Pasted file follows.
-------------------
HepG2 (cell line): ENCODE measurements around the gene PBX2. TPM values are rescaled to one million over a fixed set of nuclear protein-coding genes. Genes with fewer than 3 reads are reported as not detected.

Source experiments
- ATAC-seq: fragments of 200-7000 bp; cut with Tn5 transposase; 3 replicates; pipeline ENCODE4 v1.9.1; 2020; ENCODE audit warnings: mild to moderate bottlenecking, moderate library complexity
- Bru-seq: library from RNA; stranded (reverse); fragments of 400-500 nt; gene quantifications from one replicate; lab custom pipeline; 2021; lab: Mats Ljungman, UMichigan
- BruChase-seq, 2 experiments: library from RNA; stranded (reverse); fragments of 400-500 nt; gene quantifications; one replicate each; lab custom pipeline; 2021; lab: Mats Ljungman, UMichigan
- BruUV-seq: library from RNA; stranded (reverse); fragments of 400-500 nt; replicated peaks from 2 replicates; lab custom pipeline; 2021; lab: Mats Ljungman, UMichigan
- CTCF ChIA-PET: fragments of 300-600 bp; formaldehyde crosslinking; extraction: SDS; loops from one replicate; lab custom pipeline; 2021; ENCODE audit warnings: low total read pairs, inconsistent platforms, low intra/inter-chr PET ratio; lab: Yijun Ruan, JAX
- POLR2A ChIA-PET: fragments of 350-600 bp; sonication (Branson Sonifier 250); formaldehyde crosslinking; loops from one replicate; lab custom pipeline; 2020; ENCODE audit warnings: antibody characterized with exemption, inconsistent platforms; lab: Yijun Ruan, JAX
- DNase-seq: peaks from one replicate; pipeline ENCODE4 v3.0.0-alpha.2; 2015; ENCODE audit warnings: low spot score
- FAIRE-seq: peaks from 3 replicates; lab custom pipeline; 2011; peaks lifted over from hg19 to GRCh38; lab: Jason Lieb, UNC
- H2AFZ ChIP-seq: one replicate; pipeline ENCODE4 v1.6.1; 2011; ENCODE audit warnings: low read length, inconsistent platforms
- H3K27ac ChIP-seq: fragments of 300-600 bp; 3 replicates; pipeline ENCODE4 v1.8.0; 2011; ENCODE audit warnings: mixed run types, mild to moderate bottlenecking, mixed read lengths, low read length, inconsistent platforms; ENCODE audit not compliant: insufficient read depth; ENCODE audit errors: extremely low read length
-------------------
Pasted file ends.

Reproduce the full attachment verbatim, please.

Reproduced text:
HepG2 (cell line): ENCODE measurements around the gene PBX2. TPM values are rescaled to one million over a fixed set of nuclear protein-coding genes. Genes with fewer than 3 reads are reported as not detected.

Source experiments
- ATAC-seq: fragments of 200-7000 bp; cut with Tn5 transposase; 3 replicates; pipeline ENCODE4 v1.9.1; 2020; ENCODE audit warnings: mild to moderate bottlenecking, moderate library complexity
- Bru-seq: library from RNA; stranded (reverse); fragments of 400-500 nt; gene quantifications from one replicate; lab custom pipeline; 2021; lab: Mats Ljungman, UMichigan
- BruChase-seq, 2 experiments: library from RNA; stranded (reverse); fragments of 400-500 nt; gene quantifications; one replicate each; lab custom pipeline; 2021; lab: Mats Ljungman, UMichigan
- BruUV-seq: library from RNA; stranded (reverse); fragments of 400-500 nt; replicated peaks from 2 replicates; lab custom pipeline; 2021; lab: Mats Ljungman, UMichigan
- CTCF ChIA-PET: fragments of 300-600 bp; formaldehyde crosslinking; extraction: SDS; loops from one replicate; lab custom pipeline; 2021; ENCODE audit warnings: low total read pairs, inconsistent platforms, low intra/inter-chr PET ratio; lab: Yijun Ruan, JAX
- POLR2A ChIA-PET: fragments of 350-600 bp; sonication (Branson Sonifier 250); formaldehyde crosslinking; loops from one replicate; lab custom pipeline; 2020; ENCODE audit warnings: antibody characterized with exemption, inconsistent platforms; lab: Yijun Ruan, JAX
- DNase-seq: peaks from one replicate; pipeline ENCODE4 v3.0.0-alpha.2; 2015; ENCODE audit warnings: low spot score
- FAIRE-seq: peaks from 3 replicates; lab custom pipeline; 2011; peaks lifted over from hg19 to GRCh38; lab: Jason Lieb, UNC
- H2AFZ ChIP-seq: one replicate; pipeline ENCODE4 v1.6.1; 2011; ENCODE audit warnings: low read length, inconsistent platforms
- H3K27ac ChIP-seq: fragments of 300-600 bp; 3 replicates; pipeline ENCODE4 v1.8.0; 2011; ENCODE audit warnings: mixed run types, mild to moderate bottlenecking, mixed read lengths, low read length, inconsistent platforms; ENCODE audit not compliant: insufficient read depth; ENCODE audit errors: extremely low read length